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National Journal reports that national “Democrats have all but written off Iowa in their political future.”

This is bad news for vulnerable Democrat Cindy Axne, who embraces the national Democrat party every chance she gets:


NRCC Comment: “Cindy Axne has done nothing to distance herself from a national Democrat Party that is increasingly distancing itself from Iowa.” – NRCC Spokesman Mike Berg

In case you missed it…

Iowa turning into a field of nightmares for Democrats

Josh Kraushaar

National Journal

April 12, 2022


President Biden traveled to Iowa for the first time in his tenure on Tuesday to promote the new infrastructure law and unveil plans to tackle soaring gas prices, which include allowing ethanol-blended gasoline to be sold during the summer. The move should appeal to farmers in the corn-rich state.

But despite the president’s belated attention to the state, Democrats have all but written off Iowa in their political future. The national party is weighing plans to abandon the state’s famed first-in-the-nation presidential caucuses, even while it loses ground in pivotal congressional contests. In the latest embarrassment, the party’s leading Senate candidate, former Rep. Abby Finkenauer, was ruled ineligible for the June 7 Senate primary ballot because she didn’t gather enough eligible signatures. Her failure to qualify—if the judge’s ruling holds—all but ensures GOP Sen. Chuck Grassley will be elected to a historic eighth term.

The setback follows a string of recent high-profile Democratic blunders in the state: In 2020, the party failed to tabulate caucus results in a timely and transparent manner, becoming a national punchline at a time when trust in election administration was already growing frayed. Two years earlier, the state’s top recruit for a swing-district House seat (Theresa Greenfield) was embroiled in scandal, as her campaign manager was charged with a felony for faking signatures on her ballot petition. Greenfield then became the party’s much-touted 2020 Senate nominee, but she ended up losing to Sen. Joni Ernst by 7 points, despite expectations that the race would be winnable.

The party’s bad run of luck in Iowa may have begun in 2014 when then-first lady Michelle Obama mispronounced the name of the party’s Senate nominee, former Rep. Bruce Braley, during a campaign visit. (She called him Bruce Bailey.) Iowa was seen as a critical contest that year; Democrats lost badly on their way to surrendering control of the Senate. Call it the Iowa jinx.

Since voting for President Obama twice and electing three Democrats to the state’s four-seat House delegation in 2018, Iowa has swung hard to Republicans. President Trump nearly won the state by a double-digit margin in 2020, matching his statewide victory in 2016. There’s only one Democratic member of Congress left in the state—Rep. Cindy Axne—and she’s one of the most vulnerable House Democrats nationwide this year. Republicans have now held the governorship for more than a decade.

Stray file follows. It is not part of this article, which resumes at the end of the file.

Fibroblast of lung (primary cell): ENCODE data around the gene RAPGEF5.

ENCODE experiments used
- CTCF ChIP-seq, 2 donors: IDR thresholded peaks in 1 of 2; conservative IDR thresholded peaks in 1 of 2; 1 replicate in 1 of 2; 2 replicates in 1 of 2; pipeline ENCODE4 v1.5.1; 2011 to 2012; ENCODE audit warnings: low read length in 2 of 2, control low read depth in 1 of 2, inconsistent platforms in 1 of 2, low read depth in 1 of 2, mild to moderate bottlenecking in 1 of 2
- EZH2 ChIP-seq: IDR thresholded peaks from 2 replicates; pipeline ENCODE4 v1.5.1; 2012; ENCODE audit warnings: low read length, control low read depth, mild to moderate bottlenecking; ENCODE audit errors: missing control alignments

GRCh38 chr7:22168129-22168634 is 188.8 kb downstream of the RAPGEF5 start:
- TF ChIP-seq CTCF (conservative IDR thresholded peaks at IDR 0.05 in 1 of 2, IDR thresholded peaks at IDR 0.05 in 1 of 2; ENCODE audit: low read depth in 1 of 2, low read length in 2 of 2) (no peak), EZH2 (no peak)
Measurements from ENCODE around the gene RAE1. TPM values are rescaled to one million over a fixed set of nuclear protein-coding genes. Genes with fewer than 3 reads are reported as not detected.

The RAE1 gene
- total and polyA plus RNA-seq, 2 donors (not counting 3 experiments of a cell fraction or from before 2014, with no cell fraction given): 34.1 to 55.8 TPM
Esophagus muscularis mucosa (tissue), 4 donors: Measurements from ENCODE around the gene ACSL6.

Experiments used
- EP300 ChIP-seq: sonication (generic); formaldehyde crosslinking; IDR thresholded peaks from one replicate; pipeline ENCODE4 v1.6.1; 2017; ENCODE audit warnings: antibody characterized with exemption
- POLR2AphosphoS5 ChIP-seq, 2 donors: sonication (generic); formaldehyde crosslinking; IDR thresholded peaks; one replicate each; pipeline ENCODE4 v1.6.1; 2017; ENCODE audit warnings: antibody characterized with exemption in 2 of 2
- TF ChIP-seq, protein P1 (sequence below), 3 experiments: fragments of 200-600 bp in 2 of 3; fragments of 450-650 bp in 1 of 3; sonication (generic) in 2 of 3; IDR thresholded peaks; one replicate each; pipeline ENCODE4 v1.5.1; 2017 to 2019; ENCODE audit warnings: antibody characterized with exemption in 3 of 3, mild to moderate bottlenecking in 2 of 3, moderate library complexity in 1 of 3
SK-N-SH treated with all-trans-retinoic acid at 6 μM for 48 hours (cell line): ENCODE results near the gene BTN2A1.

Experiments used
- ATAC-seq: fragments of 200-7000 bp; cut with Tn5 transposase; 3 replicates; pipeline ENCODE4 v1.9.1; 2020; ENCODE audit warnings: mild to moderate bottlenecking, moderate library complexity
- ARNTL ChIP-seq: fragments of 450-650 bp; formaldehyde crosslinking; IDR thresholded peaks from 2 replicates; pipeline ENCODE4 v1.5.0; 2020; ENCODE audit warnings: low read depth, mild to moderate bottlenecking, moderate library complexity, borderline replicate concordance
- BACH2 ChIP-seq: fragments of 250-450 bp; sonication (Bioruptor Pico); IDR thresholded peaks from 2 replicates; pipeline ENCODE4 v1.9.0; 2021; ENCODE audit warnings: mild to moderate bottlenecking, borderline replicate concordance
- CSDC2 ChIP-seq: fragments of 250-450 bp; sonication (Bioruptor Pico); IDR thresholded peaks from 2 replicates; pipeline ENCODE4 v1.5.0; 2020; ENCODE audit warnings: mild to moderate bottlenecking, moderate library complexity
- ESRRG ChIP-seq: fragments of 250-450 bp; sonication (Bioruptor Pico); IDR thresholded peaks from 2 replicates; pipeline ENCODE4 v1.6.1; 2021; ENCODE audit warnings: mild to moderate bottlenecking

Indeed, Iowa is emerging as a symbol of the Democratic Party’s collapse with rural and working-class white voters, a major factor behind their long-term political woes. Even if Iowa isn’t the most politically consequential state, with just six electoral votes, the party’s rural decline has made it harder to win other vote-rich Midwestern battlegrounds, like Wisconsin and Ohio. The Senate’s rural-state bias all but makes it necessary for Democrats to compete in less-populated states in order to hold a sustainable Senate majority. And a disproportionate number of battleground House races are taking place on rural turf this year, threatening to cost Democrats their majority in the lower chamber—and potentially much more.

Biden is making a push to win over rural voters by selling the infrastructure law’s benefits to small communities this week, but even the White House isn’t proclaiming that the pitch will markedly change their political fortunes. “The president is not making this trip through a political prism,” press secretary Jen Psaki said Monday.

And at the same time the White House is stepping foot in Iowa, the national party already may be moving past the state’s first-in-the-nation caucuses on the presidential nominating calendar. Party leaders have long chafed at Iowa’s homogeneity, and would prefer more racially diverse states lead off the process. Between the debacle of the 2020 caucuses and the Republican trend in the state, the future of Iowa’s primacy in presidential politics is in jeopardy. With Republicans still planning to give Iowa ample attention in their own nominating process, that’s only going to expedite the evolution from Iowa’s standing as a swing state to a Republican stronghold.

The reality is that Democrats can’t simply write off a state like Iowa, even if its significance has declined over the years. Obama would never have become president if it wasn’t for his resounding upset victory in the state’s 2008 caucuses, proving that an inexperienced African American contender could win over a mostly white Midwestern electorate. When the party appealed to pocketbook issues over cultural concerns in the 2018 midterms, it ended up winning a majority of the state’s House races. Those victories should serve as a playbook for what it takes for Democrats to win on inhospitable turf.

Showing up, as former Montana Gov. Steve Bullock recently noted, is a necessary first step to making political amends. But with inflation accelerating, it’s unlikely that Biden’s sales pitch will turn around his party’s fortunes in time for the midterms. To stay competitive in Iowa, the White House can’t simply treat it as a stop in flyover country. It will need to show that it truly respects the economic interests and heartland values of rural America over the long term.

Author: Press Release

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